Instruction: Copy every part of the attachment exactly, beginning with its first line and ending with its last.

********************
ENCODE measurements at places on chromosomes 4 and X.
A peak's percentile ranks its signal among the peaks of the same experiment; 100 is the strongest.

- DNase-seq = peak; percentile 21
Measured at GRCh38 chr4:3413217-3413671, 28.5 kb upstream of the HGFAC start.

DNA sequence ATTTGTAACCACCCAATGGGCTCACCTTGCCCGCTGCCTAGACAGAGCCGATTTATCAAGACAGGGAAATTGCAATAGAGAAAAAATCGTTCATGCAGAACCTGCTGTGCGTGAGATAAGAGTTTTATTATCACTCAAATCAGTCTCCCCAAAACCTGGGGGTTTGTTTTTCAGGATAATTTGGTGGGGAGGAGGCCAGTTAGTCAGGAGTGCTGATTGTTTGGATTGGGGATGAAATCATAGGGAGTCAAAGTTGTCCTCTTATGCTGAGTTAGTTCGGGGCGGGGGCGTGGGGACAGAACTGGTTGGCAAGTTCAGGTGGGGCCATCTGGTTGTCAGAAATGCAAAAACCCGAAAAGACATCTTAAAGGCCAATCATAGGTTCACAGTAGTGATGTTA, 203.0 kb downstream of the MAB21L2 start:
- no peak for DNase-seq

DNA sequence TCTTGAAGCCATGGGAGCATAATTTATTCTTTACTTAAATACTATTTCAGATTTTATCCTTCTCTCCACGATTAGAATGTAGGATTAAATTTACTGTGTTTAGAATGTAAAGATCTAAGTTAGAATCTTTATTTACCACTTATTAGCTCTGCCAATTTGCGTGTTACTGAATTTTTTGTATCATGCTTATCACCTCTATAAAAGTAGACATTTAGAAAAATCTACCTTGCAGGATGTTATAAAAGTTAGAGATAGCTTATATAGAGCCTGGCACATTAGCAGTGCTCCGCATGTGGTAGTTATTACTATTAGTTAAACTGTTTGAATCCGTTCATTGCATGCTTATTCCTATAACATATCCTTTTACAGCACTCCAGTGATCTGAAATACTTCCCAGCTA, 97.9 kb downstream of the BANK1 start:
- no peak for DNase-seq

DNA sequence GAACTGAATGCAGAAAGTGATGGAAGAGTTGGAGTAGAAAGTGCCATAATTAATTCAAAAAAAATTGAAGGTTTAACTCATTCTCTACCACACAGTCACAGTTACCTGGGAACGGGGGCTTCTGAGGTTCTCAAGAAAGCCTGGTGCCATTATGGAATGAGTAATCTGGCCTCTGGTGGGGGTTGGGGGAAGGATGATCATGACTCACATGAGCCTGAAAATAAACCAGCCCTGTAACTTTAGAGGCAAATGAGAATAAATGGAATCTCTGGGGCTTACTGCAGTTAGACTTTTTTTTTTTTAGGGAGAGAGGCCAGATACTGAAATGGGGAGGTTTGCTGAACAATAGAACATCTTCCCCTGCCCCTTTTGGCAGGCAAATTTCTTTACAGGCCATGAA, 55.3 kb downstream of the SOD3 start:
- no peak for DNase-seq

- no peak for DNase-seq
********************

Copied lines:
ENCODE measurements at places on chromosomes 4 and X.
A peak's percentile ranks its signal among the peaks of the same experiment; 100 is the strongest.

- DNase-seq = peak; percentile 21
Measured at GRCh38 chr4:3413217-3413671, 28.5 kb upstream of the HGFAC start.

DNA sequence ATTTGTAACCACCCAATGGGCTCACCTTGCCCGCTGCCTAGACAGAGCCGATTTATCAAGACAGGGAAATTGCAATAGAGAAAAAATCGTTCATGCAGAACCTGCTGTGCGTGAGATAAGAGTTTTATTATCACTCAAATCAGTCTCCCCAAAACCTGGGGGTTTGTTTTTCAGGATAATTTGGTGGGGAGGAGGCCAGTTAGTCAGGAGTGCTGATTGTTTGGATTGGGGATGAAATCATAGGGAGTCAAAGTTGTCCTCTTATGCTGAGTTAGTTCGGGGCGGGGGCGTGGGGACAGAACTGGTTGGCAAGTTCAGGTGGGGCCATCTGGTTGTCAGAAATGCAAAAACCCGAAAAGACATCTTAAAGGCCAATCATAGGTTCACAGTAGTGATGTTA, 203.0 kb downstream of the MAB21L2 start:
- no peak for DNase-seq

DNA sequence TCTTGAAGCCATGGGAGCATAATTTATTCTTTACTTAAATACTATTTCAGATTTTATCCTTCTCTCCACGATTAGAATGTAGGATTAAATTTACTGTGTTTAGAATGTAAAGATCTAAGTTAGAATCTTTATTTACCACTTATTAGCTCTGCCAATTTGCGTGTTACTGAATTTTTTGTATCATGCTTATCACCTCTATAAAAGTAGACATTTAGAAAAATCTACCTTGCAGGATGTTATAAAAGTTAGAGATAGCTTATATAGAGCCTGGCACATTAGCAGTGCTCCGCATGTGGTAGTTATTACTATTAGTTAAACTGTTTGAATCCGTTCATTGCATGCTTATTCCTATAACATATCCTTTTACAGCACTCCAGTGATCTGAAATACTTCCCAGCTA, 97.9 kb downstream of the BANK1 start:
- no peak for DNase-seq

DNA sequence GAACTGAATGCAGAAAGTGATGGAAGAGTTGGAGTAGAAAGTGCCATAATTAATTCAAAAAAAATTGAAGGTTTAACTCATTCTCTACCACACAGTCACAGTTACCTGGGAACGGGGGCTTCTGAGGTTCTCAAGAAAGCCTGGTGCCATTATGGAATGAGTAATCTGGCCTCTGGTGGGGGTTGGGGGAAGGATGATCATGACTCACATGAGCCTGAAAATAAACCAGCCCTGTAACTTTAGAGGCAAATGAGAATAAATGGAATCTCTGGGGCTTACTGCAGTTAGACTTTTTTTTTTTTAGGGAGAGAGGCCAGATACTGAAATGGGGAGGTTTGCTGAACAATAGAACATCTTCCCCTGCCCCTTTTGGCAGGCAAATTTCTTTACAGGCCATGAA, 55.3 kb downstream of the SOD3 start:
- no peak for DNase-seq

- no peak for DNase-seq